Input impedance of the pulmonary arterial system in normal man. Effects of respiration and comparison to systemic impedance.
Input impedance of the pulmonary arterial system was determined in 10 subjects undergoing elective cardiac catheterization. No cardiovascular or pulmonary disease was found in these patients. In five of the subjects, systemic arterial impedance was also obtained, so that both systems could be compared. Pulmonary and systemic peripheral resistances were 79 +/- 9 dynes sec/cm5 (mean +/- SEM) and 1016 +/- 50 dynes sec/cm5, respectively. Characteristic impedance of the pulmonary circulation was lower than the characteristic impedance of the systemic circulation: 20 +/- 1 dynes sec/cm5 vs. 47 +/- 9 dynes sec/cm5, respectively. Pulmonary pressure and flow spectra for both systems are also presented. The amplitudes of the harmonics of pressure and flow are smaller for the pulmonary circulation, which is consistent with the lower pressures and more rounded waveforms of the normal pulmonary circulation. In all 10 subjects, input impedance of the pulmonary system was examined during both the inspiratory and expiratory phases of respiration. There was no difference between inspiration and expiration in either pulmonary vascular resistance (77 +/- 10 dynes sec/cm5 vs. 80 +/- 9 dynes sec/cm5, respectively), characteristic impedance (20 +/- 1 dynes sec/cm5 vs. 20 +/- 1 dynes sec/cm5) or in the overall impedance spectrum. Quiet respiration, thus, has no effect on the pulmonary arterial load, and changes in pressure and flow must result from alterations in right ventricular performance.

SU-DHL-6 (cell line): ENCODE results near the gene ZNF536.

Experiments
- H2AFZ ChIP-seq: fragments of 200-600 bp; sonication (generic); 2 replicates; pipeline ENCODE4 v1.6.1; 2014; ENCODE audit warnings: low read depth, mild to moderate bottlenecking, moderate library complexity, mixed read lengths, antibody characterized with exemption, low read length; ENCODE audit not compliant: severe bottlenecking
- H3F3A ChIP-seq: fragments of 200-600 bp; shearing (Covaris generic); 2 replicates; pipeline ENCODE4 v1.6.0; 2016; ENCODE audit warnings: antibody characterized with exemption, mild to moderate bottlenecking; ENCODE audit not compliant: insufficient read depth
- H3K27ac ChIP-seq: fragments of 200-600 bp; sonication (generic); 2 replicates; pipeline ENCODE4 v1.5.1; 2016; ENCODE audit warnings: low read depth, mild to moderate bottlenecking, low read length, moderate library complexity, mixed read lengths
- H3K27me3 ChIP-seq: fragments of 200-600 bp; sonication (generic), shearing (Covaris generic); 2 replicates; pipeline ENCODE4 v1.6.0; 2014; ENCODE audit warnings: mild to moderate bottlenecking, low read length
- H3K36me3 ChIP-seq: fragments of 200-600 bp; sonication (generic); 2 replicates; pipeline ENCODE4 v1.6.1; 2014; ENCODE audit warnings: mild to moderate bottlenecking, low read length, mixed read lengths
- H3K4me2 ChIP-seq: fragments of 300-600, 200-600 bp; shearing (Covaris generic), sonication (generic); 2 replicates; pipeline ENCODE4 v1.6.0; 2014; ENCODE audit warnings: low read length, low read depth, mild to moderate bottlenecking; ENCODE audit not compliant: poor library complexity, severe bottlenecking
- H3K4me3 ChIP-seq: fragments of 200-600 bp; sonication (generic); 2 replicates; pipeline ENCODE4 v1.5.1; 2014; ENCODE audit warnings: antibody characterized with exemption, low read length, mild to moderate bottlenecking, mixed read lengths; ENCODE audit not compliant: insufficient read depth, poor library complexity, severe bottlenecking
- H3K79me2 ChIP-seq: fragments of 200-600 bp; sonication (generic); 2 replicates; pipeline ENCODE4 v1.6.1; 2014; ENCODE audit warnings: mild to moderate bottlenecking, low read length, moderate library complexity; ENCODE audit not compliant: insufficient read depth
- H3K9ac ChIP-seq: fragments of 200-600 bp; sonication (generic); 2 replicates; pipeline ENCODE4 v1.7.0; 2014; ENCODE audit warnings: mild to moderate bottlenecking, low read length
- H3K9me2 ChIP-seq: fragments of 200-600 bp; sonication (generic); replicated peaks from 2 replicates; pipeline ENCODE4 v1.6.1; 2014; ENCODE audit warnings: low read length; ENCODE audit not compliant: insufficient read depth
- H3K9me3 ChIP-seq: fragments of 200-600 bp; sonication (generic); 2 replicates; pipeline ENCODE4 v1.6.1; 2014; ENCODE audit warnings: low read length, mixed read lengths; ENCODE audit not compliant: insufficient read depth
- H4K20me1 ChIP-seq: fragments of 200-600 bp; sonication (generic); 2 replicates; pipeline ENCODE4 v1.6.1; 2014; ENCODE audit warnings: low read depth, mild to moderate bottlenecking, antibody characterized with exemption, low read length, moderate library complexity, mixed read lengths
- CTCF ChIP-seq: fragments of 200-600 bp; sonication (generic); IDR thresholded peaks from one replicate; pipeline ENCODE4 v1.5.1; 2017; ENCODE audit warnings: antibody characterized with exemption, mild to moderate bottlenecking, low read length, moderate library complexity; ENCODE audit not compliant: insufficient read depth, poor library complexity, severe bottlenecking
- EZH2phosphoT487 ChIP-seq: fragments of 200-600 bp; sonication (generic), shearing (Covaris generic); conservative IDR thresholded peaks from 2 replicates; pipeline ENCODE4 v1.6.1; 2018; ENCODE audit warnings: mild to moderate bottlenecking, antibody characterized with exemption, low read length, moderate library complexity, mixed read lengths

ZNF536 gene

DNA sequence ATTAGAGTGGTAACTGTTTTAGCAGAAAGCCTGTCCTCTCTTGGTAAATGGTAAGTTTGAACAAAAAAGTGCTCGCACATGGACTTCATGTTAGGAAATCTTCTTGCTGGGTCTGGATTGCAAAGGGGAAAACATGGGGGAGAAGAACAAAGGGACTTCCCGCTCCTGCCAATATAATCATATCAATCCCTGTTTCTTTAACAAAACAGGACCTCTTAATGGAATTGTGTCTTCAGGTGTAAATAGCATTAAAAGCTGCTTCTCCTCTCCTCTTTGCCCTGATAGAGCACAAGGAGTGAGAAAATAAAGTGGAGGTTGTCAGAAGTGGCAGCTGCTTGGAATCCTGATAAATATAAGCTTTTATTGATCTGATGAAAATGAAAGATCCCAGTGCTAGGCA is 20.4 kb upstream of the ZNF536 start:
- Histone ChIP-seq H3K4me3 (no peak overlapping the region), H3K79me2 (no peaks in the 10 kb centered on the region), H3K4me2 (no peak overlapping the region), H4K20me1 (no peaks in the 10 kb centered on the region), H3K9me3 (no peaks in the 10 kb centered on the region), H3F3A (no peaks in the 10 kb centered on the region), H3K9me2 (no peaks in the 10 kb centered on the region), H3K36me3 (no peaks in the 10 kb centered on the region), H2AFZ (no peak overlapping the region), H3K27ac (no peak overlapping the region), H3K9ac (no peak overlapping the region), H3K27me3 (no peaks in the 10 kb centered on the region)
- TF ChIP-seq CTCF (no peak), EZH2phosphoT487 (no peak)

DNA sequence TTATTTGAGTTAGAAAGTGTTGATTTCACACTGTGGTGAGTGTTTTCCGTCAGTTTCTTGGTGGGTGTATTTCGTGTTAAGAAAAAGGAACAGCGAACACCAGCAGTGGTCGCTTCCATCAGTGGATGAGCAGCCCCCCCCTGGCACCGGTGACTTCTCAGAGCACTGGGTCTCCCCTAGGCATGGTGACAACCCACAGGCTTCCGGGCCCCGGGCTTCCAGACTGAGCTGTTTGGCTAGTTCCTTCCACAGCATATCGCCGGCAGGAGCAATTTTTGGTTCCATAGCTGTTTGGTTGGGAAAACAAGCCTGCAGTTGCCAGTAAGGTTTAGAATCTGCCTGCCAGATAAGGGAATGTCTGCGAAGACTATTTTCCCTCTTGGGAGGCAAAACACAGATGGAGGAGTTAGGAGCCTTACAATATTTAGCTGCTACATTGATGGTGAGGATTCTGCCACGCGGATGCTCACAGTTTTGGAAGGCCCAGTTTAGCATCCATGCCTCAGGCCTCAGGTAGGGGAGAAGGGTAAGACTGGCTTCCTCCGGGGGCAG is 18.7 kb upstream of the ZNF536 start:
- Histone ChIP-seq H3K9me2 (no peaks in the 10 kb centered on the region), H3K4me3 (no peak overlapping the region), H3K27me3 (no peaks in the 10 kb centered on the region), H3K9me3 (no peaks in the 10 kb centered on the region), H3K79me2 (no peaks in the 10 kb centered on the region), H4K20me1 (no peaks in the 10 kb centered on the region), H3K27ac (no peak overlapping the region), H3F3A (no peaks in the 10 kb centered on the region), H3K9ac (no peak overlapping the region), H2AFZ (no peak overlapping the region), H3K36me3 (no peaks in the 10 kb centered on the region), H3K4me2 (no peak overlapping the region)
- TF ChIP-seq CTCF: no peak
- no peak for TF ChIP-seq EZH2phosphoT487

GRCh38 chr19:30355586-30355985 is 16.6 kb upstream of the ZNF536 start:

- Copyright © 1984 by American Heart Association